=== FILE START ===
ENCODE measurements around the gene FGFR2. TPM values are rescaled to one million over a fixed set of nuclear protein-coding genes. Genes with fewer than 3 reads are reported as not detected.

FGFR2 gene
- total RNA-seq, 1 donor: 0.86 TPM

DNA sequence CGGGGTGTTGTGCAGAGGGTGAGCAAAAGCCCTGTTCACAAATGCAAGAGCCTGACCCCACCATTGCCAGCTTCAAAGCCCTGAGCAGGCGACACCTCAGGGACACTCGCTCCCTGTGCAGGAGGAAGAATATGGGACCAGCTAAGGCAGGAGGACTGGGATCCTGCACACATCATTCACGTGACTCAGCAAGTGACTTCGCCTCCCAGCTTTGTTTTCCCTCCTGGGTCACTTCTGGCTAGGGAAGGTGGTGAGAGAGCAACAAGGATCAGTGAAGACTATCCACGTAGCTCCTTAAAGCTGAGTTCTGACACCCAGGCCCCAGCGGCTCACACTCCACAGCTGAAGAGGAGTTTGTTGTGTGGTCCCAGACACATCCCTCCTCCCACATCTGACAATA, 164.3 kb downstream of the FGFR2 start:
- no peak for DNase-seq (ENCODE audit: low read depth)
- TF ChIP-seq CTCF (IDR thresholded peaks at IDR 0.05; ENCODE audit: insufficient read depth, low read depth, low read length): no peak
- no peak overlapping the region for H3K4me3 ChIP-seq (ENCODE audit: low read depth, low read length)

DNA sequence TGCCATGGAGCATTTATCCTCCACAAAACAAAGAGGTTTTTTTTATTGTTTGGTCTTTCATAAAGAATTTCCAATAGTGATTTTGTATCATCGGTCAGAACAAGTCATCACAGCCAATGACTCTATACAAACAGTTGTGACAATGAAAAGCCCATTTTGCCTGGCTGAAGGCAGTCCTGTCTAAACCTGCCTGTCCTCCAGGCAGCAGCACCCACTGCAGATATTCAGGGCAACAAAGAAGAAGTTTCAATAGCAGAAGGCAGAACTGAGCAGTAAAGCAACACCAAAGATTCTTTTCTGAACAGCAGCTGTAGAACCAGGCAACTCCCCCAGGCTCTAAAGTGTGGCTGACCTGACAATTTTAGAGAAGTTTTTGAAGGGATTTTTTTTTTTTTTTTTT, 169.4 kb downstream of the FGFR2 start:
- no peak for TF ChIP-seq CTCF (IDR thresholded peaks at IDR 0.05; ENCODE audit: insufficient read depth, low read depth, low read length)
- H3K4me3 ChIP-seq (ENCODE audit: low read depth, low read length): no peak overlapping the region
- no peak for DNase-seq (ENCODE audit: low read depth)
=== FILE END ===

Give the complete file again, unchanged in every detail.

ENCODE measurements around the gene FGFR2. TPM values are rescaled to one million over a fixed set of nuclear protein-coding genes. Genes with fewer than 3 reads are reported as not detected.

FGFR2 gene
- total RNA-seq, 1 donor: 0.86 TPM

DNA sequence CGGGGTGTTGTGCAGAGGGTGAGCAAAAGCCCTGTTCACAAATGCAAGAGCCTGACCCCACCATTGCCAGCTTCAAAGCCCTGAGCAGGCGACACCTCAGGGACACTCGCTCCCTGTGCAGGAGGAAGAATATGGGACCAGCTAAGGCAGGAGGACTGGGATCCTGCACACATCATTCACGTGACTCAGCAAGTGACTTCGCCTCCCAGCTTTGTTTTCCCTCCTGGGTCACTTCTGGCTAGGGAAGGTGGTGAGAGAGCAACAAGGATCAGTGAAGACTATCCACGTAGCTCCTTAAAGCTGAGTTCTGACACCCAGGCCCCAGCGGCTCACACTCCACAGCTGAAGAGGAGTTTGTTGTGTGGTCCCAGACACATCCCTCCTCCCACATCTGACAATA, 164.3 kb downstream of the FGFR2 start:
- no peak for DNase-seq (ENCODE audit: low read depth)
- TF ChIP-seq CTCF (IDR thresholded peaks at IDR 0.05; ENCODE audit: insufficient read depth, low read depth, low read length): no peak
- no peak overlapping the region for H3K4me3 ChIP-seq (ENCODE audit: low read depth, low read length)

DNA sequence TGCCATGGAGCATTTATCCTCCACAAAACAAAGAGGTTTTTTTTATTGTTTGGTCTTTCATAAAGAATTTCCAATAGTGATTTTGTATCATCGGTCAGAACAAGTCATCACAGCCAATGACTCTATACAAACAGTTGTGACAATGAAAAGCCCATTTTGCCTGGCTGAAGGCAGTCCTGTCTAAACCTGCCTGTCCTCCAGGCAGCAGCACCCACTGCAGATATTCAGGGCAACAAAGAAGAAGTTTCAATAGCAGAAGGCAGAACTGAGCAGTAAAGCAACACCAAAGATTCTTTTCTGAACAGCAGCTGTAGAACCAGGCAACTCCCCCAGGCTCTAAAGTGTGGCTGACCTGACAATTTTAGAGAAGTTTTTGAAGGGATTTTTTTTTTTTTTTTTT, 169.4 kb downstream of the FGFR2 start:
- no peak for TF ChIP-seq CTCF (IDR thresholded peaks at IDR 0.05; ENCODE audit: insufficient read depth, low read depth, low read length)
- H3K4me3 ChIP-seq (ENCODE audit: low read depth, low read length): no peak overlapping the region
- no peak for DNase-seq (ENCODE audit: low read depth)